Pakistan giving nightmares to the US
By H.K. Dua, who was recently in Washington
While the recent violations of the Line of Control demand greater vigil by India on its western front, the US is getting increasingly worried about the way the situation is shaping for it in Pakistan.
In its fading days, the Bush administration’s policy on Pakistan is falling apart and no one in Washington really knows how best to control events or save American interests in Pakistan as well as in Afghanistan.
The emerging scenario in Pakistan is proving almost nightmarish for some of the well-informed analysts in Washington’s impressive community of think tanks.
What is causing unease bordering on anxiety in the US is Pakistan’s refusal to comply with American wishes for stopping cross-border forays from within Pakistan’s territory by elements of Al-Qaida and the Taliban into Afghanistan where the US-led NATO troops are trying to restore a semblance of order.
The attacks launched from the tribal areas in Pakistan, from where Al-Qaida and the Taliban are operating, have increased in frequency and intensity during the last few months. The United States is now being told by the Army Chief, General Ashfaq Parvez Kiyani, and other commanders that the Pakistan Army is not equipped to fight in the tribal areas and attack the bases from where the raids are being carried into Afghanistan. Essentially, the generals are unwilling to take on Al-Qaida and the Taliban for America’s convenience.
At the same time, the new government in Islamabad has not only stopped fighting against the extremist groups within Pakistan, but has also opened negotiations to strike a peace deal with them.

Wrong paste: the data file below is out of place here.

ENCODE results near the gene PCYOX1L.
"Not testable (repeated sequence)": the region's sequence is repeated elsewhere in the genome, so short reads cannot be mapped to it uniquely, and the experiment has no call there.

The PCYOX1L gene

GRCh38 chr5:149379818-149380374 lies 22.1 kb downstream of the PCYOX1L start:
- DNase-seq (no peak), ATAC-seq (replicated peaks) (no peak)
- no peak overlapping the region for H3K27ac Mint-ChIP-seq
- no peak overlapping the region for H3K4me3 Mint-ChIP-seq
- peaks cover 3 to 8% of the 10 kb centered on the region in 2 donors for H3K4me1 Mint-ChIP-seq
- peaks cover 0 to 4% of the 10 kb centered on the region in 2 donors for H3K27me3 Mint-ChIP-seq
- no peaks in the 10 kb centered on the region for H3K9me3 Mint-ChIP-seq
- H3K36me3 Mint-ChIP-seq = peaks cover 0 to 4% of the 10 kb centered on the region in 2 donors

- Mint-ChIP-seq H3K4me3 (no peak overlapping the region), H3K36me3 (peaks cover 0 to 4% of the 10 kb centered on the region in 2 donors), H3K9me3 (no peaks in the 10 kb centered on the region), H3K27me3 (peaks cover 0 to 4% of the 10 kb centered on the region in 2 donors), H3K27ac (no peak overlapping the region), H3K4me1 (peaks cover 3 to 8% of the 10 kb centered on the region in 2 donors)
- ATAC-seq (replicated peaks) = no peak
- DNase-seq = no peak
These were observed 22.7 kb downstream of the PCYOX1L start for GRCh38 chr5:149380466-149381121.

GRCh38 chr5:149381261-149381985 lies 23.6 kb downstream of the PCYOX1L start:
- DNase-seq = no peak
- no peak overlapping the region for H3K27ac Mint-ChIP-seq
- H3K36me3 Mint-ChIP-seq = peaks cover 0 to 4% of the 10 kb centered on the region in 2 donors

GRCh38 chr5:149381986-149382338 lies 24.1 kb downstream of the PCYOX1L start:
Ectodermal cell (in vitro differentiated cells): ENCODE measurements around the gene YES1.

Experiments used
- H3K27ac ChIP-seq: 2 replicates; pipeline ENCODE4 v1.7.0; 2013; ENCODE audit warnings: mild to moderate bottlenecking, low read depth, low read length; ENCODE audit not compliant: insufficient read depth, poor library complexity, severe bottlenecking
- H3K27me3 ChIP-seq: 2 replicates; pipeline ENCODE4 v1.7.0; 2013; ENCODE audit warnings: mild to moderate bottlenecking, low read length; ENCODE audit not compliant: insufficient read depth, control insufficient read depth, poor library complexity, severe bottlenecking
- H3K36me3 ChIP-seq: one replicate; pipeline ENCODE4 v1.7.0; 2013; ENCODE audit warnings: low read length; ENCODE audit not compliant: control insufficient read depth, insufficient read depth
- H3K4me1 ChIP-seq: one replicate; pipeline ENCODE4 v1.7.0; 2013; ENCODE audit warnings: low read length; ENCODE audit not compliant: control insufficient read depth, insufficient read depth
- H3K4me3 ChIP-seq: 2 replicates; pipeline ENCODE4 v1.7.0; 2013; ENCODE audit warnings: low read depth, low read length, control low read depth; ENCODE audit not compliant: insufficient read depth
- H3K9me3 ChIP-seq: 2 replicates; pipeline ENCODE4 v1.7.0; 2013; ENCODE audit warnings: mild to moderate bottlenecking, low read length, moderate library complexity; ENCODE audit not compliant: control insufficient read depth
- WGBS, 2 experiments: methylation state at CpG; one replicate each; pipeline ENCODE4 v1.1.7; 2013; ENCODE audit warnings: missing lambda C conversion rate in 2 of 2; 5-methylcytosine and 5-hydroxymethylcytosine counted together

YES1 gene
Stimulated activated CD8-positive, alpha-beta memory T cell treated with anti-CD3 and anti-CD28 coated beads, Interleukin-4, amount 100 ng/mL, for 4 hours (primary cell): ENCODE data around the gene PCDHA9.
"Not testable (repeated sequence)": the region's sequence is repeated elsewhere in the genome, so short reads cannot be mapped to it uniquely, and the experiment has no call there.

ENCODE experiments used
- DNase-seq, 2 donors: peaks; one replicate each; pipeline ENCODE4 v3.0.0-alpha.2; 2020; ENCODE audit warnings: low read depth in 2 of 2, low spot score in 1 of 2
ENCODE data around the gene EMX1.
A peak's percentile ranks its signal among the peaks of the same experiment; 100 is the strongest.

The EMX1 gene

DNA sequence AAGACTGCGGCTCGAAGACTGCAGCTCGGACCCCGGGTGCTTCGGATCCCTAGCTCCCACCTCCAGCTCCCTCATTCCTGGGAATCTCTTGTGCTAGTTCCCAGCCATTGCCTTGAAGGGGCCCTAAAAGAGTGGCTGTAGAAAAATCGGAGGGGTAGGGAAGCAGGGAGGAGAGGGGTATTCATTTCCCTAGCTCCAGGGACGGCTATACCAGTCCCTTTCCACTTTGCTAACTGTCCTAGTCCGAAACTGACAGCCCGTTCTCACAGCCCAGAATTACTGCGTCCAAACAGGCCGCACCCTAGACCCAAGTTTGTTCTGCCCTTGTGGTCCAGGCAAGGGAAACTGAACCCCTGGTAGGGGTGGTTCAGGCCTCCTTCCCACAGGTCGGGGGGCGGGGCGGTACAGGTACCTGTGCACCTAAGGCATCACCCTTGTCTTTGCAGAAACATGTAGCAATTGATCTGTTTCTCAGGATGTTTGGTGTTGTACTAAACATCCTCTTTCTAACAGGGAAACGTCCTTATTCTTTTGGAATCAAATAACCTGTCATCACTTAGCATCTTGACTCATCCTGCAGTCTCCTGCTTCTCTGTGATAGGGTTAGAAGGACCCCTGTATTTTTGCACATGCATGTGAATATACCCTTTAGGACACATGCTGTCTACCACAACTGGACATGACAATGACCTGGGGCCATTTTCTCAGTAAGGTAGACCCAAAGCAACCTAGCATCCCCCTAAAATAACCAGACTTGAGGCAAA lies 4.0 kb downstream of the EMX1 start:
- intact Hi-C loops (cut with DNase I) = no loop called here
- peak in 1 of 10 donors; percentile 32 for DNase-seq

These negotiations are being carried out by Mr Asfandyar Wali Khan of the National Awami Party, a partner in the coalition government in Pakistan. These are apparently being held with the concurrence of the Army top brass.
The refusal to strike at Al-Qaida and the Taliban in the tribal areas and talks with the extremists within Pakistan are clearly linked and upsetting the American plans.
What India needs to ponder is the probability that the recent violations of the ceasefire along the Line of Control in Jammu and Kashmir and incidents across the Samba border may be connected in a way to the Pakistan’s approach towards Al-Qaida, the Taliban in the North-West Frontier Province and the extremists within Pakistan.
General Kiyani may not be immediately interested in interfering in the civilian politics in Pakistan, but it could be that he and other commanders are finding ways to keep their outfits busy along the border with India, while choosing to buy peace with the extremists in Pakistan and Al-Qaida and the Taliban in their sanctuaries in the tribal areas.
The overall political situation in Pakistan cannot bring comfort to those either who have been designing Bush administration’s policy for the troubled region, expecting Islamabad’s active support in the fight against terrorism.